Fighting pollution 'helps spur growth'

Cyclists wearing face masks in Tianjin last week. The average PM2.5 reading for China's capital region, which includes Beijing and Tianjin, climbed 10.2 per cent from a year earlier.
Cyclists wearing face masks in Tianjin last week. The average PM2.5 reading for China's capital region, which includes Beijing and Tianjin, climbed 10.2 per cent from a year earlier.PHOTO: EPA-EFE

Measures to clean up China's smoggy skies, dirty rivers and toxic soil complement economic growth and have not caused any job losses, a senior official said yesterday.

"If you say there's no impact partially or on a micro level on the companies, that's impossible," said Environmental Protection Minister Li Ganjie. "But from a long-term and macro perspective, there's no impact at all."

Mr Li added that local economies that underwent central environmental inspections were not negatively affected by the investigations.

Last year, the central government launched inspections of local governments' work to protect the environment. More than 6,000 local officials were punished for negligence or malpractice as a result.

Speaking on the sidelines of the 19th national congress of the Chinese Communist Party, Mr Li said China should aim to meet its own air-quality standard by 2035 in order to meet President Xi Jinping's goal of building a "Beautiful China".

"In terms of air quality, the national average of the PM2.5 readings, including those of our key regions, should be brought down to 35mcg per cubic m," he said, referring to the concentration level of hazardous particles in the air.

"But it will be extremely difficult to reach this standard, and requires us to put in great effort," he added.

In the first eight months of this year, the national average PM2.5 level stood at 42mcg per cubic m, down 2.3 per cent from the same period last year. But the average reading for the capital region, which includes Beijing, Tianjin and the surrounding Hebei province, climbed 10.2 per cent to 65mcg from a year earlier.

Mr Li told reporters there are still "numerous problems" hampering the fight against smog, including the slow pace of structural changes.

"The proportion of heavy and chemical industries is still too high. Coal still accounts for too high a proportion in the energy mix," he said, noting there is also an over-reliance on trucks for transporting goods.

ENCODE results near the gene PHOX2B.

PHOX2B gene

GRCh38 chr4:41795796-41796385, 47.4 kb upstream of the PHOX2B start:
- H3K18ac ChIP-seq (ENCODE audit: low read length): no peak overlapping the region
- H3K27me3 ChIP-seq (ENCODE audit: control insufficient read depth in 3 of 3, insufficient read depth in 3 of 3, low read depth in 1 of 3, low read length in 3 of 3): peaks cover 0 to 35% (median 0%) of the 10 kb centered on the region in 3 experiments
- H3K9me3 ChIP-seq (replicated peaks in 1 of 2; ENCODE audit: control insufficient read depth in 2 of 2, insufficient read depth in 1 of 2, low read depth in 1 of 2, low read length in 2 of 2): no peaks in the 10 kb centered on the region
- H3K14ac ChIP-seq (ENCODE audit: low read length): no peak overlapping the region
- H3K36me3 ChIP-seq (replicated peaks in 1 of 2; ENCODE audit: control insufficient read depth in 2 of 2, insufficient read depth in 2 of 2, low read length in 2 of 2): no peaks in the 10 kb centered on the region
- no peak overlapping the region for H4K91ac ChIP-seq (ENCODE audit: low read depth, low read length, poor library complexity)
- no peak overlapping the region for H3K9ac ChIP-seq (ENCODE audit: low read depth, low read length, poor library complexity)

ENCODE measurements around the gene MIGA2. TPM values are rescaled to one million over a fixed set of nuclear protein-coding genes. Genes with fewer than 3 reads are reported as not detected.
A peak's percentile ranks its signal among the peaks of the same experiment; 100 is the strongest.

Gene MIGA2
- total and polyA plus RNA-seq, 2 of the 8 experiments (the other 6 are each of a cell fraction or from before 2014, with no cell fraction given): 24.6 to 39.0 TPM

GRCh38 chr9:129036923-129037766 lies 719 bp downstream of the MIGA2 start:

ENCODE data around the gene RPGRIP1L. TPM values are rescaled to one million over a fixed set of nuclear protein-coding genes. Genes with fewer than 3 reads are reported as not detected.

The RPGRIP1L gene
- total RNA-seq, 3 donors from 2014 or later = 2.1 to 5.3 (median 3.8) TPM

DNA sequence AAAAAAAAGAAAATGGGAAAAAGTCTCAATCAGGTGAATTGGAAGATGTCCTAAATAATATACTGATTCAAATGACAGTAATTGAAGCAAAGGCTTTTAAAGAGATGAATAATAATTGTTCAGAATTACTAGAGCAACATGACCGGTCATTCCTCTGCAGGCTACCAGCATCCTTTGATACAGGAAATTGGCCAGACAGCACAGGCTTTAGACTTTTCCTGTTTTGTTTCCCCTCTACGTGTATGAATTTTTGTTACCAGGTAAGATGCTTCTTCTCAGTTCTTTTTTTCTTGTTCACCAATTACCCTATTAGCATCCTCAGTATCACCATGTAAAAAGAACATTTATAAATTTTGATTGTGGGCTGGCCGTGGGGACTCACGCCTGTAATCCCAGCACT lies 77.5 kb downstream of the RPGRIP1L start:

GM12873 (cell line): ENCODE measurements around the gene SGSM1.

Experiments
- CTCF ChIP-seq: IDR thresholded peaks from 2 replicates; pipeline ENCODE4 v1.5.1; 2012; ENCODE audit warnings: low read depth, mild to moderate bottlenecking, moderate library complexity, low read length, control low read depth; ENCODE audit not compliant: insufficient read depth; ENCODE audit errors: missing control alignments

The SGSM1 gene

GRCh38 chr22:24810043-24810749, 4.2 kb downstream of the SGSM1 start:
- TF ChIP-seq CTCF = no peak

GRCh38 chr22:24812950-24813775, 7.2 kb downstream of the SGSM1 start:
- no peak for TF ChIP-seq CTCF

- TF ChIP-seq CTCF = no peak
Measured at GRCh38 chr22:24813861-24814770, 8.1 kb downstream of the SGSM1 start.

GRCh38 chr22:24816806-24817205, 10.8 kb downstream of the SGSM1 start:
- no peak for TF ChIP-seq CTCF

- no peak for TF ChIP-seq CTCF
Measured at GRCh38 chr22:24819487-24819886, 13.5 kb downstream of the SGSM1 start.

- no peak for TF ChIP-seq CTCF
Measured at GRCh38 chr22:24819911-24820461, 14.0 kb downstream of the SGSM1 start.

Some companies are still illegally emitting waste and pollutants, and some local governments are not enforcing measures from the central government, he added.

He stressed that central environmental inspections will continue and some key regions and industries will be specifically targeted. Provincial-level environmental inspection teams will be set up next.

Mr Li noted that the tough production curbs from last month to March next year to fight smog in 28 northern cities will not be a one-off "campaign".

"We will carry on with this (seasonal effort) for the next few years," he said.

Separately, senior economic official Yang Weimin said at the same press briefing that more will be done to provide incentives for local governments and companies to reward conservation and environmentally friendly practices.

"We have been comprehensively enforcing government supervision in the past few years, but... our incentive-based mechanism has yet to be set up," said the deputy director of the Office of the Central Leading Group on Financial and Economic Affairs.

"For example, how can (the companies) benefit from being less polluting? We still need to put more effort into building this mechanism. This will be a focus of the next steps of our reforms," he added.

A version of this article appeared in the print edition of The Straits Times on October 24, 2017, with the headline 'Fighting pollution 'helps spur growth''. Print Edition | Subscribe